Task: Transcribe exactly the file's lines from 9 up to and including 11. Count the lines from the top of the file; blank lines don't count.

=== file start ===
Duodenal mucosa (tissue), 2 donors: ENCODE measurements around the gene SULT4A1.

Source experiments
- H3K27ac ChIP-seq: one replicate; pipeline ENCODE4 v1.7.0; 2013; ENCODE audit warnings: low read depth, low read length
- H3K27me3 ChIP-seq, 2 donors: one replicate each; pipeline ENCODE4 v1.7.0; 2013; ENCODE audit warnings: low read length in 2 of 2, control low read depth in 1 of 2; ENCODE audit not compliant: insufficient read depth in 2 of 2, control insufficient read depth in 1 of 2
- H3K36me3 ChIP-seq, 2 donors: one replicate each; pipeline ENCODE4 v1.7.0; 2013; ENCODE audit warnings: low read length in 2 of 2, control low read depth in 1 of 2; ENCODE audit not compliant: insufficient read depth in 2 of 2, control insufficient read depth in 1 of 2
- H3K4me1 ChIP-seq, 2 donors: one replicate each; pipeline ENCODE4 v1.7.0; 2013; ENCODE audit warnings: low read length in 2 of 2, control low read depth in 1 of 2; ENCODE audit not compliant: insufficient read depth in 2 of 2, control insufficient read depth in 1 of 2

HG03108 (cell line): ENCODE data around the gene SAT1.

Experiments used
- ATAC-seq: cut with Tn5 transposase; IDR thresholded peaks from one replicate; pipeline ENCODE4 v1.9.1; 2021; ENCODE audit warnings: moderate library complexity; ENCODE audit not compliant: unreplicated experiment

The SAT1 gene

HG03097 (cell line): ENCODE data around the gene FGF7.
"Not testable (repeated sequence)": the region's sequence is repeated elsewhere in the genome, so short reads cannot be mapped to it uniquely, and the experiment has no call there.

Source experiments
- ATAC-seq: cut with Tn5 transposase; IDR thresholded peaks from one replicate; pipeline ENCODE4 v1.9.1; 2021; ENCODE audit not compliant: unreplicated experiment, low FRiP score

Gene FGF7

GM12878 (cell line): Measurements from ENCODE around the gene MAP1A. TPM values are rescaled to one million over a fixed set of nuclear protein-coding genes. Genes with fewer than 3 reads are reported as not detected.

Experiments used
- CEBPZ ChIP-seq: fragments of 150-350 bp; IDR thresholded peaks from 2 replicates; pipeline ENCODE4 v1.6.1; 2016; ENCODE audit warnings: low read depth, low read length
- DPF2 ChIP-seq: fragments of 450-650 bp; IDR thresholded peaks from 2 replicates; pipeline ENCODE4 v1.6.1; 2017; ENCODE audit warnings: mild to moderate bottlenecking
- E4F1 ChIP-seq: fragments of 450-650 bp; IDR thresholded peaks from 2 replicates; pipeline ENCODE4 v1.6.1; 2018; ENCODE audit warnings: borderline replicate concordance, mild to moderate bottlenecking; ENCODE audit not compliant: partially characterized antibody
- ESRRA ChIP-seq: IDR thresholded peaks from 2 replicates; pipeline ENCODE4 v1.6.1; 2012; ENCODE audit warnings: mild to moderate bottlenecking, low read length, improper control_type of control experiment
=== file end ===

- ATAC-seq: cut with Tn5 transposase; IDR thresholded peaks from one replicate; pipeline ENCODE4 v1.9.1; 2021; ENCODE audit warnings: moderate library complexity; ENCODE audit not compliant: unreplicated experiment

The SAT1 gene

HG03097 (cell line): ENCODE data around the gene FGF7.